The "old standard" was not to murder.  Since not many of us rise up in the morning thinking, "Who can I whack today?", I don't think many of us actually realize the gravity of what Jesus was saying here.  The standard is still the same as it has always been - but we probably don't think about it much because it is just not one of those principles taught with any frequency.  In the Old Testament times, there were actually specific places of sanctuary prepared for those who accidentally took a life - called cities of refuge.  There were men set up to act as judges to help differentiate between an accidental death vs. a deliberate death.  So, although we don't have these cities anymore, we do have laws which indicate the violation of this standard will result in a certain penalty. The old penalty of a life for a life just doesn't hold fast in many places anymore. So we probably have bent the standard a little, but it still is there in society.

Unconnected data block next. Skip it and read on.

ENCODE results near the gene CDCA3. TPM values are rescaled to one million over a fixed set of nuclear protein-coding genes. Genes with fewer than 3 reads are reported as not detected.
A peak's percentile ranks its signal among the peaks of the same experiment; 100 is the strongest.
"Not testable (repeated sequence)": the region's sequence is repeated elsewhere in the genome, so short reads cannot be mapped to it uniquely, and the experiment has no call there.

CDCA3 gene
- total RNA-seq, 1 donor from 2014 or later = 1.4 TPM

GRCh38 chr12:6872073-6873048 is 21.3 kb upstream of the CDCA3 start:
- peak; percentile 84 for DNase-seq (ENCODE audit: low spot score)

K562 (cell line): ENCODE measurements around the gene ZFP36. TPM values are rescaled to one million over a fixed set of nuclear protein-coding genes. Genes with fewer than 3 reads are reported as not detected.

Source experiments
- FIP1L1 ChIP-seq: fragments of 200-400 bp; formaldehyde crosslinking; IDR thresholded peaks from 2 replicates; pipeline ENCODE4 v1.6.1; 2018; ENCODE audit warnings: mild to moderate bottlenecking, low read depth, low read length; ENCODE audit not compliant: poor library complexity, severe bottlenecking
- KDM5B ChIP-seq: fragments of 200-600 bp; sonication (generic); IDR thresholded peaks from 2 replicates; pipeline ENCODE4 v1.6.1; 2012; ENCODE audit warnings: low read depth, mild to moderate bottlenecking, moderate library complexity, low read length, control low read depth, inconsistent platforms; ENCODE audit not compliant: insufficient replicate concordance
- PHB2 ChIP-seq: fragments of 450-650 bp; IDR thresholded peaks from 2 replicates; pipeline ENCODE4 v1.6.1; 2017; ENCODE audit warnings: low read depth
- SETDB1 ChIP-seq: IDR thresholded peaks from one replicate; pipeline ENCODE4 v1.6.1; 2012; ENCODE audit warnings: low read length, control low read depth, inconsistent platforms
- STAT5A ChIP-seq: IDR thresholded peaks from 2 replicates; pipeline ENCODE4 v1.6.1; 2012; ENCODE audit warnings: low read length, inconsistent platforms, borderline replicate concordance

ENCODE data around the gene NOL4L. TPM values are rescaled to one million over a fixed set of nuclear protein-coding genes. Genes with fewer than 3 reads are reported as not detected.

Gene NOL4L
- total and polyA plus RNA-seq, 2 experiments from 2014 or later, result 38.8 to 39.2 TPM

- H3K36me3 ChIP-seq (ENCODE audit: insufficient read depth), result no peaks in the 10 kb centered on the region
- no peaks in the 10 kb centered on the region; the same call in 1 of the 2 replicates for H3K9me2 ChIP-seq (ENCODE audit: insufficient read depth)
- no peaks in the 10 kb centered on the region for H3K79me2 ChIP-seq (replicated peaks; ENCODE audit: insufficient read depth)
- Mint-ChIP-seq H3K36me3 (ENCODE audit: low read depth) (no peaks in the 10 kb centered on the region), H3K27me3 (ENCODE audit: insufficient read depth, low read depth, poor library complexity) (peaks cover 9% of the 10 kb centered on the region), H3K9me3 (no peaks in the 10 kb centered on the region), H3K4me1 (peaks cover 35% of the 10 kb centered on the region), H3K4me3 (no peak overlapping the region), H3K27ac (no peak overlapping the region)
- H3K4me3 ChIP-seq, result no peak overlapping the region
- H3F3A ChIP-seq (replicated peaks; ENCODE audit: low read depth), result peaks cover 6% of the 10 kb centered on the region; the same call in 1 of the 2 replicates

The focus Jesus has in speaking with the crowds on the Mount that day was not so much to focus on "murder", but on the other types of relationship woes which need to be dealt with pretty doggone quickly - anger being one of them, with criticism and hurtful words among the list, not to mention this whole idea of owning someone a debt.  Critical words do a great deal to tear down trust and impact the emotional well-being of the other individual in relationship.  Say these words long enough and the other party within the relationship will become paralyzed by fear - fear they will never measure up to the standards by which they are being judged.  This is the basis of criticism - judgment.  We all know what it is like to be judged in a way we never intended for our actions to be judged.  We sometimes call this being misunderstood, or wrongly accused. When this happens, what does it do within relationship?  It kind of diminishes the value of one or more of the parties within the relationship.  It devalues the one being criticized, but it also devalues the one doing the criticism - because it is hard to trust and respect one who will find fault with your every movement.